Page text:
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China Rushes To Clean Toxic River

Cleanup crews in northern China were scrambling Thursday to absorb 60 tons of toxic coal tar accidentally dumped into a river before it reaches a reservoir serving a city of 10 million, state media said.

The incident occurred Monday when a truck carrying 60 tons of coal tar fell into the Dasha river in Shanxi province, the official Xinhua News Agency reported.

Cotton batting, sponge, straw and activated carbon were being used to try to absorb the coal tar, a substance linked to cancer, before it reaches the Wangkuai Reservoir of Baoding, a city of about 10 million people, Xinhua said.

Baoding, in neighboring Hebei province, is about 45 miles from the site of the accident, it said. The report said the pollution was traveling about 0.62 miles per hour downstream.

Some 24 dams were set up along the Dasha river to slow the pollution's flow downstream, Xinhua said.

By Tuesday, the pollution had reached Hebei's Fuping county, where some 50,000 residents rely on the river for drinking water, Xinhua said. The agency said that Fuping residents were told to take water from nearby reservoirs and seven standby wells until the river could be cleaned.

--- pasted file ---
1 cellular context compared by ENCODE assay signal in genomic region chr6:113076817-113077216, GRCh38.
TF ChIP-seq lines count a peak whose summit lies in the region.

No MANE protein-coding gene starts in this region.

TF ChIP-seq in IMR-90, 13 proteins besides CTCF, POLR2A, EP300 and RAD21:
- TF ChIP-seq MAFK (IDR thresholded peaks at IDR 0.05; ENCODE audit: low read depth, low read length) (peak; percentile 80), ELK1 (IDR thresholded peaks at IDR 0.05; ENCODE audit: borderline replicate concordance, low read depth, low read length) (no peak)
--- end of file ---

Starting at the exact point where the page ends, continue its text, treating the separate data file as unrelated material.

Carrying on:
Baoding city officials were preparing for the pollution to hit the reservoir but did not know when it would arrive, said a man who answered the phone at the Baoding City Environmental Protection Bureau. He would only give his surname, Qin.

Qin said the Wangkuai was not used for drinking water but for irrigation and industrial use. He said a second city reservoir, the Xidanyang, was a dedicated drinking water source.

Xinhua said that the truck was heavily overloaded when it crashed and that the truck's driver did not tell traffic authorities he had been carrying coal tar when he reported the accident, which had delayed cleanup efforts. The driver, whose name was not given, has been detained by police.

The report did not say when the clean up began. There have so far been no reports of people being sickened by the contaminated water, it said.

Prolonged exposure to coal tar has been linked to increased rates of certain types of cancer but it is also used in small doses as a topical medicine to treat eczema and other skin diseases, according to the World Health Organization's International Agency for Research on Cancer.

Most of China's canals, rivers and lakes are severely tainted by industrial, agricultural and household pollution.

The government has said that since a major chemical spill on the Songhua river last November that halted water supplies to tens of millions in China and Russia, there have been at least 76 more water pollution accidents.

In the Songhua incident, local authorities were accused of reacting too slowly and delaying public disclosure.

China's State Environmental Protection Bureau in Beijing referred calls to the local Shanxi Environmental Protection Bureau, where a man who answered the phone confirmed that the spill had occurred but would not give additional details. He refused to give his name.

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